Americans borrowed record $1.2tn in fourth quarter for mortgages

Americans took out a record $1.2tn worth of mortgages in the final three months of 2020, locking in historically low interest rates to buy homes across the country.

Total mortgage balances rose by $182bn in the fourth quarter of 2020, the biggest increase since 2007, according to the Federal Reserve Bank of New York on Wednesday. The sharp uptick was driven in large part by the fastest quarterly expansion in mortgage originations since the Fed began collecting data in 2000.

Borrowers with high credit scores — above 760 — fuelled the surge, accounting for more than two-thirds of total originations for the quarter. That is significantly higher than the share of new mortgages that went to the most creditworthy borrowers during the last mortgage boom in 2003, when they represented only about a third of originations. 

“Homeowners are taking advantage of the mortgage interest rates at historic lows, even taking some cash out with their refinanced mortgages,” economists at the New York arm of the US central bank wrote in their report, which was released on Wednesday. 

Borrowing costs have plummeted over the past year as the Fed has sought to stimulate the US economy and limit fallout from the coronavirus pandemic. In March, the US central bank slashed its policy rate to zero and announced an unlimited asset purchase programme, among other measures.

The central bank now buys $120bn of Treasuries and agency mortgage-backed securities per month, purchases that have helped ease stresses in financial markets and kept credit flowing to businesses and consumers.

Column chart of Quarterly mortgage originations, by credit score ($bn) showing Americans borrow big to fund home purchases

The central bank policies and a shift to remote work has prompted a boom in US home sales, which hit their highest level in 14 years in 2020. Refinancing activity also climbed last year, reaching the highest level since 2003.

“The Covid pandemic and ensuing recession have marked an end to the dynamics in household borrowing that have characterised the expansion since the Great Recession, which included robust growth in auto and student loans, while mortgage and credit card balances grew more slowly,” wrote the New York Fed economists, led by Andrew Haughwout. “As the pandemic took hold, these dynamics were altered.”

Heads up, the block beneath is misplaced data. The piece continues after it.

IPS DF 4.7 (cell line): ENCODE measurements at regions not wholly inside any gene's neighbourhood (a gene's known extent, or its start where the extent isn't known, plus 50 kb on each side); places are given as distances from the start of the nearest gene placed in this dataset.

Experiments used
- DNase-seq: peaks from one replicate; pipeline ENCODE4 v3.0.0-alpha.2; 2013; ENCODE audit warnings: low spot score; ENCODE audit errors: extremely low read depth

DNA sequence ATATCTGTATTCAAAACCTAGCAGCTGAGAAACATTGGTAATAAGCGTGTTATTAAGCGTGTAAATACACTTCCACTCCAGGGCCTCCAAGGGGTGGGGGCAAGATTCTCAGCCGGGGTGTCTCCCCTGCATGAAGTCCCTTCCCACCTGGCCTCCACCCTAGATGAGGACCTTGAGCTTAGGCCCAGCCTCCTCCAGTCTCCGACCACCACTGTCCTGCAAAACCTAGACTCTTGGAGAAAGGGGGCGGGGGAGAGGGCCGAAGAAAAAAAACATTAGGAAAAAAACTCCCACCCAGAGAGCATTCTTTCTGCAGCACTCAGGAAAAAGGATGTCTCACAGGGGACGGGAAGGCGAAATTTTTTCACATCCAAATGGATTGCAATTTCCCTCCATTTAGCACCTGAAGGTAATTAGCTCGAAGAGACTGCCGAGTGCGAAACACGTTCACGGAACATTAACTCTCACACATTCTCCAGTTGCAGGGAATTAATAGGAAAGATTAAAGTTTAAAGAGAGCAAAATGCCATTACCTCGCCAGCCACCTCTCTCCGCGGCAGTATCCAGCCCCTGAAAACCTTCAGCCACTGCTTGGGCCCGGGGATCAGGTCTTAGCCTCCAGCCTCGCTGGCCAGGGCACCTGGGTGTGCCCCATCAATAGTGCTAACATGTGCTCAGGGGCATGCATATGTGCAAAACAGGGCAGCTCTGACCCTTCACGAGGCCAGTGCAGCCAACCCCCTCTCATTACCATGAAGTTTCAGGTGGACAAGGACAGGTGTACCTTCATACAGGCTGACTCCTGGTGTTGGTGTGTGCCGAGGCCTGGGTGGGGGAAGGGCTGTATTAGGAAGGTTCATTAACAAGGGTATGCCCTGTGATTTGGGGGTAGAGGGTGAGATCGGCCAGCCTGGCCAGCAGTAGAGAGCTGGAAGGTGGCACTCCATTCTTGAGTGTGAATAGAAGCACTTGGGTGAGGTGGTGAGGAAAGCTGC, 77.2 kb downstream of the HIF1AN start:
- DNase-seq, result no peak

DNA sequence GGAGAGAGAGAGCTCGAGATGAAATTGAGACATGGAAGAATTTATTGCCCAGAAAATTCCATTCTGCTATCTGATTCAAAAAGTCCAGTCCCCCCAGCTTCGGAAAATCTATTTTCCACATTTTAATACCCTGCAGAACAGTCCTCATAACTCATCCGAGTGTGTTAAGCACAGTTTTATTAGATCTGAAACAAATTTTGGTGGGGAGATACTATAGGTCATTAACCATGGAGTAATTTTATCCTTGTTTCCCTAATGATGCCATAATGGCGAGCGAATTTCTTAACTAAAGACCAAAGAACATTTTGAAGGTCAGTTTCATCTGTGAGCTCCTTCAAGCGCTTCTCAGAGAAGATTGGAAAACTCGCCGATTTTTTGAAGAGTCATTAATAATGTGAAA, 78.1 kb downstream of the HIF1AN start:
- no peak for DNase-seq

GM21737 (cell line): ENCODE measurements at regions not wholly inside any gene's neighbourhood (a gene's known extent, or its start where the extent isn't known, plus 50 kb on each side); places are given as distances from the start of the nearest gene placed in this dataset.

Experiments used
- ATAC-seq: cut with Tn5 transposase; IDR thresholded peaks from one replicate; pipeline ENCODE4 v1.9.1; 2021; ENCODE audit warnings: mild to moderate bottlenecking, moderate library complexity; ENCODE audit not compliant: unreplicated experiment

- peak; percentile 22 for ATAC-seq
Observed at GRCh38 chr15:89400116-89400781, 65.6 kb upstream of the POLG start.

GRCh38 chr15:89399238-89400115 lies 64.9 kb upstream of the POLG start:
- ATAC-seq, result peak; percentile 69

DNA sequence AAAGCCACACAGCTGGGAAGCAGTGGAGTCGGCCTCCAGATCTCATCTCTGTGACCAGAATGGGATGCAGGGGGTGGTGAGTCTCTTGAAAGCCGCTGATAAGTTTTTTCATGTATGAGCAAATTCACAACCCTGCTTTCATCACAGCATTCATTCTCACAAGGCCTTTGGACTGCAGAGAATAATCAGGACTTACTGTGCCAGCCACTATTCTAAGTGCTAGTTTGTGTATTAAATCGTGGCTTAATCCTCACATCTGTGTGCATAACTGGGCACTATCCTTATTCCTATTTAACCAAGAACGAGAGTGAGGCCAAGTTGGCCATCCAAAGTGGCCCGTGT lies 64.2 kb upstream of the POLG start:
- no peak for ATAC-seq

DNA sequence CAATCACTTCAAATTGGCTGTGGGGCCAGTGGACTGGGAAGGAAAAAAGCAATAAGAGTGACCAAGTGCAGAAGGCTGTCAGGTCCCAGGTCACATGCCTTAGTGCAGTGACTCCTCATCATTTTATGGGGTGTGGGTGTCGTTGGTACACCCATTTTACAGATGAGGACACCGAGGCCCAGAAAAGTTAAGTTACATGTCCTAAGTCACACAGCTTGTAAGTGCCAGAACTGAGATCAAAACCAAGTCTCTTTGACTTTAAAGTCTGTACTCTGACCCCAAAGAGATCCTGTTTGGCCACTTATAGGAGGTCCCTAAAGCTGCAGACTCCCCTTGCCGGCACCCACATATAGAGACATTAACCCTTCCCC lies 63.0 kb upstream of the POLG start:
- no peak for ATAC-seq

Auto loan originations rose to $162bn — slightly lower than the record set in the third quarter of last year, although still the second highest quarterly volume since at least 2000. 

That helped push up auto loan balances by $14bn, while student debt balances rose $9bn. Credit card balances also climbed, but still remain $108bn below levels seen at the end of 2019, reflecting what the economists saw as “continued weakness in consumer spending”.

Taken together, the New York Fed found that total household debt balances increased by $206bn during the fourth quarter to $14.56tn, a 1.4 per cent rise from the previous quarter.

Delinquency rates, however, continued to decline, as consumers were granted forbearance as part of the relief package passed by Congress last year, known as the Cares Act.

Line chart of (%) showing Mortgage rates have slid alongside Treasury yields

According to the Fed, the share of outstanding debt that was in some stage of delinquency at the end of December was 1.6 percentage points lower than levels seen before the pandemic. For mortgages, loans that transitioned to early delinquency in the fourth quarter dropped to 0.4 per cent. 

The delinquency trends “suggest that the government fiscal and forbearance programmes are working”, Federal Reserve researchers told the FT. “The big question is what happens when the programmes stop, and whether the economy will be growing fast enough then. To an extent, underlying problems are hidden.”

Joe Biden has sought to alleviate any pressure on homeowners in the coming months. Earlier this week, his administration announced it would extend a federal moratorium on foreclosures until the end of June.

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